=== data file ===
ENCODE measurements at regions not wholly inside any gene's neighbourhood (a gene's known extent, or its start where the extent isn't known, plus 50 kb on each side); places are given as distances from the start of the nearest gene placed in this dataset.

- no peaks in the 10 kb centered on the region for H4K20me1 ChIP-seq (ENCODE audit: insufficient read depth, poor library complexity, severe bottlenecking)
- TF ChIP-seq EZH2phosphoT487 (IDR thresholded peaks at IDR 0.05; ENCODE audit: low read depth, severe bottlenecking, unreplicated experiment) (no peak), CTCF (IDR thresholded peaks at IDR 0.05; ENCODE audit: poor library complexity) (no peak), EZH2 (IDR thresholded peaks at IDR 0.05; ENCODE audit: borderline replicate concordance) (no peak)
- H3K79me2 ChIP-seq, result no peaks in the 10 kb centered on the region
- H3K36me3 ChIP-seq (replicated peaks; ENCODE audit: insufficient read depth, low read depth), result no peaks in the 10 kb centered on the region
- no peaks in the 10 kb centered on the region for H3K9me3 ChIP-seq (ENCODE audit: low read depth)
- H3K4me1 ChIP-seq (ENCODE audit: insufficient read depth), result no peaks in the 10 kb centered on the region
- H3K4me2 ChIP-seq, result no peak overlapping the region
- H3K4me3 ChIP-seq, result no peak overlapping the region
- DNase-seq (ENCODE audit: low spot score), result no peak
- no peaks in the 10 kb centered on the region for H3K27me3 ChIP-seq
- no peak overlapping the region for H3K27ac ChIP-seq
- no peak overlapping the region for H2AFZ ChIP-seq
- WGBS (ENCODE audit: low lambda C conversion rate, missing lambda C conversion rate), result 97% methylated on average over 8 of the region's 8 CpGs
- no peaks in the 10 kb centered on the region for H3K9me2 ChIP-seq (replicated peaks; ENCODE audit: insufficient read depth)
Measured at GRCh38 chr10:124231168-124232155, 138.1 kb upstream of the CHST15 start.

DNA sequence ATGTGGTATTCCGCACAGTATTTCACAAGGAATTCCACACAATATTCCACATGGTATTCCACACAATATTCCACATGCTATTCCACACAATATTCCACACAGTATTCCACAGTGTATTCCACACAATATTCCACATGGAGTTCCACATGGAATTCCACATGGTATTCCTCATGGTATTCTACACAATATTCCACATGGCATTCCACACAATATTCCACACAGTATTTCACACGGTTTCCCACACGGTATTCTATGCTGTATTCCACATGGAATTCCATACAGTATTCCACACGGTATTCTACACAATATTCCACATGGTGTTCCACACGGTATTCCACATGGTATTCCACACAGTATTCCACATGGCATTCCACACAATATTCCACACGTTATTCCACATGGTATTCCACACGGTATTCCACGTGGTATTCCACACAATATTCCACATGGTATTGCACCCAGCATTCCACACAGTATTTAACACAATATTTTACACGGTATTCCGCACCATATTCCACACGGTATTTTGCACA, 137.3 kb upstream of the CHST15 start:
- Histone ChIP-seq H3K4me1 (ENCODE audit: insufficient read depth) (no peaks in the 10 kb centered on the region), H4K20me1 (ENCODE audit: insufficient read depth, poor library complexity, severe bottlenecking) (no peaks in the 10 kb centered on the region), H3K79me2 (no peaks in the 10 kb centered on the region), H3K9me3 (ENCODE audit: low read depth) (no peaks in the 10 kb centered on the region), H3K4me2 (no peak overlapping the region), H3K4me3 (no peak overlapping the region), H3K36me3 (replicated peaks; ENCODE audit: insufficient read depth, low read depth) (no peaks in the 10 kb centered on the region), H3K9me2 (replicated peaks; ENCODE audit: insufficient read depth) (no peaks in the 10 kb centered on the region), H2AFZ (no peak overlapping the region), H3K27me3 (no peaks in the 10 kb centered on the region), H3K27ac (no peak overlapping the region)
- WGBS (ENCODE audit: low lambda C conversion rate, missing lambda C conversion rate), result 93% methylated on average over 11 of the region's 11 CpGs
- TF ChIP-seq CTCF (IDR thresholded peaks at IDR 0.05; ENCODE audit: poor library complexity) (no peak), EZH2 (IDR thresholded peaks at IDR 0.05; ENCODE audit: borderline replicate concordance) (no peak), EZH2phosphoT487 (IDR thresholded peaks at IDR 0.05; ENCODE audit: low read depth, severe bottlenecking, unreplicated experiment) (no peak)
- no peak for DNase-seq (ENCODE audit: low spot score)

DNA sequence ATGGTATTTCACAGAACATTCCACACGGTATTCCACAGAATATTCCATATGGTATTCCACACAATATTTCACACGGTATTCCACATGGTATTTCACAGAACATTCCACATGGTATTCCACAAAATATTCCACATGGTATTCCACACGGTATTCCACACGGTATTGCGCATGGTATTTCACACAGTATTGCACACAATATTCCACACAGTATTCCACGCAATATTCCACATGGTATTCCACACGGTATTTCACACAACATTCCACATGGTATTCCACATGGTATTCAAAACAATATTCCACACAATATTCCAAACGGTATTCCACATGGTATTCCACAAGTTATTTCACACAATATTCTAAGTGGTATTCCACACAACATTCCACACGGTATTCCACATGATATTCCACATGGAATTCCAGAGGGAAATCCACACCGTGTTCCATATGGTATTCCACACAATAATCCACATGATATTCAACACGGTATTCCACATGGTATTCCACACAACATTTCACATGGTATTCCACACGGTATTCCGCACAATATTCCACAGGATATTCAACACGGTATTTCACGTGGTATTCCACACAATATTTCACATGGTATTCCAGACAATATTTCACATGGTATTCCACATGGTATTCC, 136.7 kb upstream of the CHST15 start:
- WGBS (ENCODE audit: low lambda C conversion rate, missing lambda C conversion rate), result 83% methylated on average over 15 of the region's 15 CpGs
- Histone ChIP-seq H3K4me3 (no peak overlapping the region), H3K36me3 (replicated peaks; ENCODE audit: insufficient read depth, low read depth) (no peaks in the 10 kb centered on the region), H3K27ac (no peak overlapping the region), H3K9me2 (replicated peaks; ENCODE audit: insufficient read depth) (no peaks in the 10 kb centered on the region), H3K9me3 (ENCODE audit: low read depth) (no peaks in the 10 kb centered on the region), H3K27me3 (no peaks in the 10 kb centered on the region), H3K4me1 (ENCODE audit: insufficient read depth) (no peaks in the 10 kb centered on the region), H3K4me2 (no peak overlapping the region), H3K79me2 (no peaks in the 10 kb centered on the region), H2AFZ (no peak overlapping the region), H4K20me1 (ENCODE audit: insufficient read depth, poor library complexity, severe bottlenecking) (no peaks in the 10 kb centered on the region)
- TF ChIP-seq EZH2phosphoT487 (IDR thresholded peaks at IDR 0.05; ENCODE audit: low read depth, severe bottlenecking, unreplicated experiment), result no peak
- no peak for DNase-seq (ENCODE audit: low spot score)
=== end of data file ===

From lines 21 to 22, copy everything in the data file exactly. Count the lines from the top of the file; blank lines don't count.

- no peak for DNase-seq (ENCODE audit: low spot score)

DNA sequence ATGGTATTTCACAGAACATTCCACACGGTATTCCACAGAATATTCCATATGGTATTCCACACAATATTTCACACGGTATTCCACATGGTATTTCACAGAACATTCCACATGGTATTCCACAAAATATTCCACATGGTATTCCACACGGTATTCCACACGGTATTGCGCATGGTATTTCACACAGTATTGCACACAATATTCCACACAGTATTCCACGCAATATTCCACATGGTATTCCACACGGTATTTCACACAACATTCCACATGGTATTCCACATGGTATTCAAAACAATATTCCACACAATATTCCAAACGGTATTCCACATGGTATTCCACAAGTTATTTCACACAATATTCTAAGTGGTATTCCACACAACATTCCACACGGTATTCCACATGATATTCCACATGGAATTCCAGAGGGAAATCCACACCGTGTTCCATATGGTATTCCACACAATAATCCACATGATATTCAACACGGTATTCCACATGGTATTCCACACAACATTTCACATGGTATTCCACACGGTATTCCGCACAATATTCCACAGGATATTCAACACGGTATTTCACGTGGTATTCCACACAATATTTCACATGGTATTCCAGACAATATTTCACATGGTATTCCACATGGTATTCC, 136.7 kb upstream of the CHST15 start: